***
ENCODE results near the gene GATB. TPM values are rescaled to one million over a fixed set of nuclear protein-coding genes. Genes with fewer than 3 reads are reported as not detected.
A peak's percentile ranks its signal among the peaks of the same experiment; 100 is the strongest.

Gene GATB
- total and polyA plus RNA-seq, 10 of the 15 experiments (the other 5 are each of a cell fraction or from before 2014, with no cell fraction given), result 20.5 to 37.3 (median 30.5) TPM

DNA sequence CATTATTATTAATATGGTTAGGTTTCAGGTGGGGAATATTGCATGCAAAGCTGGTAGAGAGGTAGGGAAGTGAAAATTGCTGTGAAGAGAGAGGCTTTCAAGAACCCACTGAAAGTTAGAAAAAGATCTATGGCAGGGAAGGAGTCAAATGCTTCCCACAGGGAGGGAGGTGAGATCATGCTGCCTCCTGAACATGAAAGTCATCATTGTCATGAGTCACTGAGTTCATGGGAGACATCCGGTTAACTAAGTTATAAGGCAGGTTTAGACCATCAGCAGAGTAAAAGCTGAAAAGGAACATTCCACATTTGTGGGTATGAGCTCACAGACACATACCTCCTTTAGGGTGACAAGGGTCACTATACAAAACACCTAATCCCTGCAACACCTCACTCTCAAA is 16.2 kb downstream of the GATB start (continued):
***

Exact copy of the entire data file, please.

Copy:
ENCODE results near the gene GATB. TPM values are rescaled to one million over a fixed set of nuclear protein-coding genes. Genes with fewer than 3 reads are reported as not detected.
A peak's percentile ranks its signal among the peaks of the same experiment; 100 is the strongest.

Gene GATB
- total and polyA plus RNA-seq, 10 of the 15 experiments (the other 5 are each of a cell fraction or from before 2014, with no cell fraction given), result 20.5 to 37.3 (median 30.5) TPM

DNA sequence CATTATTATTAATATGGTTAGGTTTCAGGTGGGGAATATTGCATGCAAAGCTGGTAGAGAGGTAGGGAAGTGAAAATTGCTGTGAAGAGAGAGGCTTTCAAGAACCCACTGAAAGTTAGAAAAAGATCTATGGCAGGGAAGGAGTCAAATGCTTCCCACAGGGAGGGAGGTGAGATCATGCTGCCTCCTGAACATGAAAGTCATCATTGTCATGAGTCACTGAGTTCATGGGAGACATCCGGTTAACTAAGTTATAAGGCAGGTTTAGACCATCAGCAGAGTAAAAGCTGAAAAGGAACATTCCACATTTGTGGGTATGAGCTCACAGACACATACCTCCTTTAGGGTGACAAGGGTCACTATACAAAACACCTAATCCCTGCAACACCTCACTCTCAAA is 16.2 kb downstream of the GATB start (continued):